Government fast-tracks e-scooter trials to tackle transport challenges
E-scooter trials are to be brought forward from next year to next month to help encourage more people off public transport and onto greener alternatives.
The announcement was made by the Department by Transport over the weekend as part of a package of measures intended to support people with returning to work but without overburdening public transport.
The trials of rental e-scooters were revealed in March prior to lockdown, building on announcements made a year ago that the Government plans to invest £90m in towns and cities to test transport innovation.
Originally set to take place in three ‘Future Transport Zones’ alongside the existing West Midlands zone, the trials will now be offered to all local areas across the country and could see rental e-scooters on UK roads as early as June, accompanied by a temporary amendment to road traffic regulations to make them legal.
Andy Street, the Mayor of the West Midlands, said: “The West Midlands is proud to be leading the way on future transport development, and I am pleased the Government has put its faith in us again with this new and innovative trial of e-scooters.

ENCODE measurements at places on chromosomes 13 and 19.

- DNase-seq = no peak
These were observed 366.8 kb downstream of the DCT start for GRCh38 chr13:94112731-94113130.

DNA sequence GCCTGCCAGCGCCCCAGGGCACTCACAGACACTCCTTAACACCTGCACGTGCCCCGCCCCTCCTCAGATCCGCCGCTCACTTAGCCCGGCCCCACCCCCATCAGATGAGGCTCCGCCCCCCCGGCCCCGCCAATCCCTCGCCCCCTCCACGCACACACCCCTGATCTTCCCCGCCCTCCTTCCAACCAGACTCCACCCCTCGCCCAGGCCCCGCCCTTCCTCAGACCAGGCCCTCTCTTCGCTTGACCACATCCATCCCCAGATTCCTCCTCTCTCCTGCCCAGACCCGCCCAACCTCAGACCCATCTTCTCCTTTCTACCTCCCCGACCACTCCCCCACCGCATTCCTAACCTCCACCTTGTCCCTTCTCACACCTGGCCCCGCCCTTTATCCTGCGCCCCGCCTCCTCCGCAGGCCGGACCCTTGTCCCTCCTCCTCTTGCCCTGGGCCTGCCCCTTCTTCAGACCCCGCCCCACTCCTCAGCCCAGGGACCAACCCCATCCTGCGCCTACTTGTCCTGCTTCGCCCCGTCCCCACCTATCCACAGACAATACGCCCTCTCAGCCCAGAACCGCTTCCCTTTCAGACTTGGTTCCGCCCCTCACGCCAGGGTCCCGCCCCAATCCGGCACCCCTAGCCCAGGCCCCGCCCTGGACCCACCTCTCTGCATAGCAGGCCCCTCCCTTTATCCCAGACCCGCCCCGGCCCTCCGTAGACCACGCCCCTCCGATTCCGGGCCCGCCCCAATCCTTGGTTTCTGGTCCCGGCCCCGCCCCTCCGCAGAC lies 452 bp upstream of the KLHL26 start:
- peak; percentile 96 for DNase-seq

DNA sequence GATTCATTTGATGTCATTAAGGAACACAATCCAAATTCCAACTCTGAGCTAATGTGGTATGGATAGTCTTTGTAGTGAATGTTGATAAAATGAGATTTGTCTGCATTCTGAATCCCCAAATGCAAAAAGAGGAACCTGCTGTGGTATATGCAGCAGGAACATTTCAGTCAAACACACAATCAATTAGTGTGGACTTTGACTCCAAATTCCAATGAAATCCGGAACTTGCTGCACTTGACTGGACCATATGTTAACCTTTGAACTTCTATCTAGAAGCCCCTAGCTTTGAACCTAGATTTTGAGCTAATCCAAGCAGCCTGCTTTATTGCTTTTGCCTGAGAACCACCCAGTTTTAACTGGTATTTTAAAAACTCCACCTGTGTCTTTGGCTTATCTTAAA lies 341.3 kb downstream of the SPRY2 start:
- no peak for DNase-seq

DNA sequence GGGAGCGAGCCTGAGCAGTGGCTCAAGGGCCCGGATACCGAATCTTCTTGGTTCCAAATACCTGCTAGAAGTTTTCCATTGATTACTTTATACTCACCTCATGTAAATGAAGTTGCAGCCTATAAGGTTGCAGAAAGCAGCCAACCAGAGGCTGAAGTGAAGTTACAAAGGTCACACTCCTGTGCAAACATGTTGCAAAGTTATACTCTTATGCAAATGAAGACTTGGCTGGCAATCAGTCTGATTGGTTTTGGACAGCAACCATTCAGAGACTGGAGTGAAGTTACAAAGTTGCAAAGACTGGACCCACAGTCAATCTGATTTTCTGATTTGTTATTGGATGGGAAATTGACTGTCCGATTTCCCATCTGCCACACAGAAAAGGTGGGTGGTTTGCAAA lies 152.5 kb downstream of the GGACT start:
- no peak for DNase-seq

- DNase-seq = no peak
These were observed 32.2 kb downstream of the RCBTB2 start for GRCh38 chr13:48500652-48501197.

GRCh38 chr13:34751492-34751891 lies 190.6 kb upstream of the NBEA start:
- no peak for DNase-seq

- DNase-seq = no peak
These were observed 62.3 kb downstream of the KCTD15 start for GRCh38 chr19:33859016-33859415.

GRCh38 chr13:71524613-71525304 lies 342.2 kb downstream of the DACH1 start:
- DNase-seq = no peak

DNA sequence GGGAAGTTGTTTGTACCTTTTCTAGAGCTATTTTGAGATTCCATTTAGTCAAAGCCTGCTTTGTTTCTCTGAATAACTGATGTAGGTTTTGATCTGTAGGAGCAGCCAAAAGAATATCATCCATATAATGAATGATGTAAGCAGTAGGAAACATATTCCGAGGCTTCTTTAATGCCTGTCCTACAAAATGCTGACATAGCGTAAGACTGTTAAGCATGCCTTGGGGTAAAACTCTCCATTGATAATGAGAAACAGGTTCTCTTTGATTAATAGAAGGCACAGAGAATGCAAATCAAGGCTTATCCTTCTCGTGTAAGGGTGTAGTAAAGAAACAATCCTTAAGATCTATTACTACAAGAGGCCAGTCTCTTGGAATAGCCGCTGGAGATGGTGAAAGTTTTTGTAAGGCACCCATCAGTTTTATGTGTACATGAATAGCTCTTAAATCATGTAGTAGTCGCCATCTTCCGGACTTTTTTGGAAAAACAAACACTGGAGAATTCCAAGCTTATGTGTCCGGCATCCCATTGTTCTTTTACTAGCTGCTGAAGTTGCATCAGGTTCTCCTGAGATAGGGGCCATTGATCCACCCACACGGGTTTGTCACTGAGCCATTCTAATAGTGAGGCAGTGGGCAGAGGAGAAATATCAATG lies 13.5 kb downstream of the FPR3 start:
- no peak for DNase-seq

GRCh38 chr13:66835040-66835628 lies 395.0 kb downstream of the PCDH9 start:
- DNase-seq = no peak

“This trial will help bring more flexibility, choice, and greener travel solutions for the region, at a time when we are facing a climate emergency and urging people to leave the car at home.”
But the trial, which will also be used to explore how e-scooters could be used to help tackle existing transport challenges, has led to a range of concerns over road user safety; in particular after YouTube star Emily Hartridge was killed in the UK last year when her e-scooter collided with a lorry.
MPs on the Transport Committee are already working to explore whether e-scooters should be allowed on UK roads, including potential safety considerations, in a new inquiry. Announced last month, the call for evidence is open until 2 June 2020 and looks at whether e-scooters should be permitted on roads, cycles lanes and/or pavements, noting that any change in the law would require primary legislation, while also exploring benefits to congestion and the environment from their use.